Do you have disproportionately large breasts that are causing neck pain, back pain or other physical symptoms? You may want to consider a breast reduction. Most women who undergo breast reduction will notice both physical and psychological benefits from the surgery. It is also important to note that this surgery isn’t just for women, either. Men who have conditions such as gynecomastia (where male breasts are enlarged abnormally) also may seek a breast reduction.
Before getting breast reduction surgery, you will go in for a pre-operative consultation. During this time your surgeon will take a detailed medical history, including asking you what medications you are taking, what allergies you may have, your smoking history and any prior surgeries. Your surgeon will also need specific information regarding pregnancy and lactation, mammograms, personal or family history of any breast problems and any history of breast lumps or biopsies. You should be in good physical and mental shape in order to undergo this surgery.
It’s important that you are completely honest during this consultation. That includes being completely open about your medical history. It also means being very open about why you’re seeking a breast reduction. You should expect to discuss the emotional issues you’ve dealt with. That is, how you have felt dealing with your breast size. How has it made you feel physically? What types of physical conditions have you experienced?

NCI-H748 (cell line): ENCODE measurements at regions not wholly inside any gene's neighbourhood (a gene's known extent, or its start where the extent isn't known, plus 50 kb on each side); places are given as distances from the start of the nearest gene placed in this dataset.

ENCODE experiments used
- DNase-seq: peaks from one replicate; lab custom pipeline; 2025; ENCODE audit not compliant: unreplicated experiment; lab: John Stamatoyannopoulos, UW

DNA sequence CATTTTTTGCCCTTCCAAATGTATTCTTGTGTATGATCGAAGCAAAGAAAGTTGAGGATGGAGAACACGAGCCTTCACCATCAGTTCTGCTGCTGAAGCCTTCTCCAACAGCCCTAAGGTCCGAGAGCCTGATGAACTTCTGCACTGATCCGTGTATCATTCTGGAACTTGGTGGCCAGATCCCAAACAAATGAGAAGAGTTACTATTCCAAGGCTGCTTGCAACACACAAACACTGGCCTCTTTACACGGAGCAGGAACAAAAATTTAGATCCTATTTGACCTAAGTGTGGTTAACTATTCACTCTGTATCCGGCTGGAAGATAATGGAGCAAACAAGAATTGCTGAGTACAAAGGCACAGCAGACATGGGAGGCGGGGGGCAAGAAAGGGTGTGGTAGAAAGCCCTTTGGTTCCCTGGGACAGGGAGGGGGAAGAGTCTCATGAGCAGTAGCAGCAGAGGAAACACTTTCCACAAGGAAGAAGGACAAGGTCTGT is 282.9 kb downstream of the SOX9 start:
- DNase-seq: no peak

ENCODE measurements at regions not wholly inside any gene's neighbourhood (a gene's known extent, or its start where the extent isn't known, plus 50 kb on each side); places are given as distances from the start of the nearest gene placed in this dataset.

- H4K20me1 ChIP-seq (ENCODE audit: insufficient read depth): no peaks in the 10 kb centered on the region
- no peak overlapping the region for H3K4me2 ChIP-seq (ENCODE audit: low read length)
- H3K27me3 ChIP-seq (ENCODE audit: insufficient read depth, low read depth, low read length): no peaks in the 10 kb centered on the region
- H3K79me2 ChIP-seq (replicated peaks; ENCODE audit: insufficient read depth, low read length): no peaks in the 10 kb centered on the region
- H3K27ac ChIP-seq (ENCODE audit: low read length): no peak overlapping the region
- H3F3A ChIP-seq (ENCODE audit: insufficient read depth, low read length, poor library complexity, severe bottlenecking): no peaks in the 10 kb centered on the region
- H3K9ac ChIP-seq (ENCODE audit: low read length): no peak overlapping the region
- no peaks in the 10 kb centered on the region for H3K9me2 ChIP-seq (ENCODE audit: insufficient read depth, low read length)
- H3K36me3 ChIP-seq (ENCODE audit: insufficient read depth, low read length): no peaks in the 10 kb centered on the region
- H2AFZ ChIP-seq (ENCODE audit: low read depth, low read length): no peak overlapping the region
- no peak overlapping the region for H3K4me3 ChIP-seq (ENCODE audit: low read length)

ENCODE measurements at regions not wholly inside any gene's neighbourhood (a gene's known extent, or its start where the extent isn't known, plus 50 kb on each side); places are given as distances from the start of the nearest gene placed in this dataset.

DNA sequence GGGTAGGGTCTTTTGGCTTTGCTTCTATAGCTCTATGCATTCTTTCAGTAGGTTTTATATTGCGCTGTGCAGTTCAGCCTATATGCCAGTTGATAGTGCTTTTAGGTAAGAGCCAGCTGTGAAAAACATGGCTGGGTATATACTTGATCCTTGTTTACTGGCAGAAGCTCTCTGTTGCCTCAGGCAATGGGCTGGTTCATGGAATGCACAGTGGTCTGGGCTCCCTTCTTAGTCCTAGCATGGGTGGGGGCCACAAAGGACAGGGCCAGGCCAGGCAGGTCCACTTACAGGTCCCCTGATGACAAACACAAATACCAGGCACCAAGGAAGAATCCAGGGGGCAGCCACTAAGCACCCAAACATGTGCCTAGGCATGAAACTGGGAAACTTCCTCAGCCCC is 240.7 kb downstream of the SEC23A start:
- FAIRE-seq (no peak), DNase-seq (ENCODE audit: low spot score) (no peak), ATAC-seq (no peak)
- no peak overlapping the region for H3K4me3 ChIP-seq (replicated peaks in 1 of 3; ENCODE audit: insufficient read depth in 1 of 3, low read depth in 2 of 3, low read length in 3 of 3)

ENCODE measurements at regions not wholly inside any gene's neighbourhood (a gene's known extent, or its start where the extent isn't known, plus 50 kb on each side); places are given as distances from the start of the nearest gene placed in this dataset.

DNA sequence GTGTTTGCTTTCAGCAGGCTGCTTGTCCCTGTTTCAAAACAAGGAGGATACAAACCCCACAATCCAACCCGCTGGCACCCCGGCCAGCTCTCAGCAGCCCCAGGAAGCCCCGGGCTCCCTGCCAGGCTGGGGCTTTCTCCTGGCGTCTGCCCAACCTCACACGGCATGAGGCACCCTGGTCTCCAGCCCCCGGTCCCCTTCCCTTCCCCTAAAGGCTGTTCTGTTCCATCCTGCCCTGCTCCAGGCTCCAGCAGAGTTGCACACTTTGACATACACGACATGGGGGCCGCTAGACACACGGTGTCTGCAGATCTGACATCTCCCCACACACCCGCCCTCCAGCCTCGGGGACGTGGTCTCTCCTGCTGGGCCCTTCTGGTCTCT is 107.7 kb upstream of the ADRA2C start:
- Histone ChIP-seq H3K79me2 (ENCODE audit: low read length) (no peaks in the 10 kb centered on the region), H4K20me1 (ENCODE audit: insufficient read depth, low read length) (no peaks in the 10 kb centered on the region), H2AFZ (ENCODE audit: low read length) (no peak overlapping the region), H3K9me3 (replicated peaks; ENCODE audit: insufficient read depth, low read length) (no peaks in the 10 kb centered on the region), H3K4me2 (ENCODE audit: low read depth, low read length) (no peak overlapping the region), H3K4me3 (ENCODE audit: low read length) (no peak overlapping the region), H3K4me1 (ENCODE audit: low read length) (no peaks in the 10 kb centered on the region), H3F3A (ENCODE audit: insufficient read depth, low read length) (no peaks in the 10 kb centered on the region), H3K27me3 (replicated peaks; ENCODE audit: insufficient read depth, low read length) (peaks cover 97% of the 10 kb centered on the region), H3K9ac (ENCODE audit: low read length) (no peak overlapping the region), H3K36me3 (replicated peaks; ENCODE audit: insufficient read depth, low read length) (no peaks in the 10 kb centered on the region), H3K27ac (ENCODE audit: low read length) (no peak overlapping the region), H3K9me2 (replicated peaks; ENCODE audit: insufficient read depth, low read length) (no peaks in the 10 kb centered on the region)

Your surgeon may take photos of your breasts, and measure your breasts. During this time, he or she also will discuss how much breast tissue should be removed to achieve the desired results. You also will learn about how to prepare for the surgery and how to plan for your recovery. Your surgeon also may prepare you for this procedure by performing a mammography and breast exam.
How is a breast reduction done?
Depending on your personal situation, the procedure can be performed in an outpatient facility, or you may have to stay at least one night in the hospital. In either case, you will be given general anesthesia, which means you will be put to sleep for the procedure. It’s important to have someone with you who can drive you home and stay with you at least the first night if you’re not staying in the hospital.
The surgery itself will take about three to five hours. Your surgeon will make an incision around your nipple, then downward on the breast, in a keyhole form. The excess skin, tissue and fat are removed, and your nipple is relocated to a more youthful position and the incisions are closed. Your surgeon may use drainage tubes. The incision site is then sutured, and a dressing applied; if required, you may also wear a surgical bra.
How do I prepare for a breast reduction?
You need to be in good physical shape to ensure proper healing, so follow your surgeon’s instructions on vitamins you can take before and after the surgery. Likewise, it’s very important to eat well-balanced meals. Nicotine (smoking, nicotine patches and nicotine gum) interferes with healing and will need to be stopped for a period of time before surgery and after surgery to ensure proper healing. Likewise, you also may have to cease taking certain medications, such as aspirin or certain anti-inflammatories such as Motrin® or Aleve®. Your surgeon will instruct you on this.